Penn State trustees consider changes in board voting procedures

Posted: January 18, 2013

Continuing its path of reform since the child-sex abuse scandal, the Pennsylvania State University board of trustees appears ready to change some of its procedures, including eliminating the board voting rights of the governor and university president.

Board members talked about the potential changes in a private session Thursday morning and later in the day at a public meeting of the governance committee. Several outside reports have recommended that the board look at its makeup and questioned whether the university president should be a voting member, given that the board is supposed to provide oversight of the administration.

The criticism followed an independent investigation that found former president Graham B. Spanier too often kept the board in the dark and wielded too much power. Spanier was forced to resign as the abuse scandal involving former assistant football coach Jerry Sandusky came to light.

"I personally think it's time for a change. I think it's bad practice" to have the president also vote, said board member Carl T. Shaffer, president of the Pennsylvania Farm Bureau. He added: "In some cases, I think you really do the president a favor by not having him vote."

As for removing voting power from the governor, committee head James S. Broadhurst, chair of the restaurant chain Eat 'n Park Hospitality Group Inc., said the committee would check with Gov. Corbett before making a recommendation to the full board, probably at its May meeting.

"Obviously, we need to go back and get the sensitivities of the governor. It doesn't necessarily mean it would change what our recommendation would be."

Board members, however, reached no consensus on whether the 32-member structure is too big, as some outsiders have suggested. Discussion will continue on that and 30 or so other recommendations from various groups, including the state auditor general.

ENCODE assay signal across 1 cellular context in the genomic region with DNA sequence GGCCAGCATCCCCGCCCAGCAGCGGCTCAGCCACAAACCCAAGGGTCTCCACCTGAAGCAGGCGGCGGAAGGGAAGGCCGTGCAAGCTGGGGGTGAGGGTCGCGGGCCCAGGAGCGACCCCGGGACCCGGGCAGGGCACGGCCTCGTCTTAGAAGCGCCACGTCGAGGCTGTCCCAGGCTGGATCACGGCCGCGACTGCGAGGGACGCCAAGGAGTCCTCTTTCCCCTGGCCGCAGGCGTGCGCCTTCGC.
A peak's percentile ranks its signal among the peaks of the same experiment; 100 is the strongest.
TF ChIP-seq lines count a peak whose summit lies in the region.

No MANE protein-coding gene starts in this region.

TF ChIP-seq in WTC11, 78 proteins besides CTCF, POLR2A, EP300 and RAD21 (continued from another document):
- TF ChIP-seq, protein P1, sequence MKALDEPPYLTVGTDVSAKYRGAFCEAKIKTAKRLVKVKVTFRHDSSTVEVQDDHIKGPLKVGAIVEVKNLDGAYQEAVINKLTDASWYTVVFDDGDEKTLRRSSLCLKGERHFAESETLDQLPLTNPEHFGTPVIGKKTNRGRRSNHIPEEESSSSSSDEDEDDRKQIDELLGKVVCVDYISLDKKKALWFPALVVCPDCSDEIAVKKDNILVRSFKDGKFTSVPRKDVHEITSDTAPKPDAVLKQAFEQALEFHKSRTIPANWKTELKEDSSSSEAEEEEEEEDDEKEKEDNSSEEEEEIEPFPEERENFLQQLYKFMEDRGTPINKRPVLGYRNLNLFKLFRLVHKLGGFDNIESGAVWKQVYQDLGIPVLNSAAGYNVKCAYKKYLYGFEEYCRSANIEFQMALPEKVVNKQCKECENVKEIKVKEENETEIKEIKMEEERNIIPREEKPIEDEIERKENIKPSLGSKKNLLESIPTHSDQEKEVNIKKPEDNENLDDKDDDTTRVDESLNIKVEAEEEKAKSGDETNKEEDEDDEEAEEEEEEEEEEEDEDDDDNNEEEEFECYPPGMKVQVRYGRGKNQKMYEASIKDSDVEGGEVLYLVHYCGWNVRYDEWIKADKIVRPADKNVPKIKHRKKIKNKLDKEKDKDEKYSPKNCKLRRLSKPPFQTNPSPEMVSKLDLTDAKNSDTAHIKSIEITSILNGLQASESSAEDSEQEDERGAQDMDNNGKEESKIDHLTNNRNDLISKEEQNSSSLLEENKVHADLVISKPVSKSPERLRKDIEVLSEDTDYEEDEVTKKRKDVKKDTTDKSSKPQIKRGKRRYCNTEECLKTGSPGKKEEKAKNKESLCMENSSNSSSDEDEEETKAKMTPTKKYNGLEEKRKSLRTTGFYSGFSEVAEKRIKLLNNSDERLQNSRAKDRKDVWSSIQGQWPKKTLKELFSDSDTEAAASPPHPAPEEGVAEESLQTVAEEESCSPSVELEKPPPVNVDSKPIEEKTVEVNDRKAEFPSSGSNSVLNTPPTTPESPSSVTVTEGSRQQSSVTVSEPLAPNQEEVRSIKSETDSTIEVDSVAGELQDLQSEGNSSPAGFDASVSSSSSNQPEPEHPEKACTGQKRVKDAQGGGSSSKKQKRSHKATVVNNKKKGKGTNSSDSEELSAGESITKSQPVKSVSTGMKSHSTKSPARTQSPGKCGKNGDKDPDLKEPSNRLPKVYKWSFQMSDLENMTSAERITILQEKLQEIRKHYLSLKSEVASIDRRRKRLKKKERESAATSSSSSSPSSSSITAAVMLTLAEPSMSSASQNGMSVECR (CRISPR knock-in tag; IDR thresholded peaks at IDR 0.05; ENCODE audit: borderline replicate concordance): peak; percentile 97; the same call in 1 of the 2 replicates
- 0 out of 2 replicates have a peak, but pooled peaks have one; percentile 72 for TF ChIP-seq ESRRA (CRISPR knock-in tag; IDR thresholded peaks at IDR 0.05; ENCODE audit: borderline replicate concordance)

"We're trying to have the best governance process we can possibly have, and we're trying to be a model," Broadhurst said. "We want to make sure we're addressing carefully the recommendations that came in from constituents who are important to the university."

The board is also expected to vote on new leadership at its meeting Friday. Keith Masser, a Schuylkill County potato farmer, who has been vice chair, is the sole candidate for chair. Stephanie Nolan Deviney, an Exton lawyer, is the only candidate for vice chair.

"Penn State has transformed my life," Masser said, "and it's an honor and opportunity for me to be able to serve and help make sure Penn State continues to transform other students' lives."

In addition to helping the university recover from the Sandusky case, Masser said, he will focus on education costs and the search for a new university president.

"That's going to be a big job this year," he said of the search to replace Rodney Erickson.

Current chair Karen B. Peetz, who led the university through the Sandusky scandal, decided to step down after she was promoted to president of the Bank of New York Mellon starting Jan. 1.

"I was very conflicted about that, but the role of Penn State chair in the last year has taken every weekend and lots of nights. So my main job had to come first this time," she said.

She called the chairmanship "super challenging" and "equally rewarding."

"I believe that we moved the needle forward for Penn State for the future," she said.


Contact Susan Snyder at 215-854-4693, ssnyder@phillynews.com or follow on Twitter @ssnyderinq.

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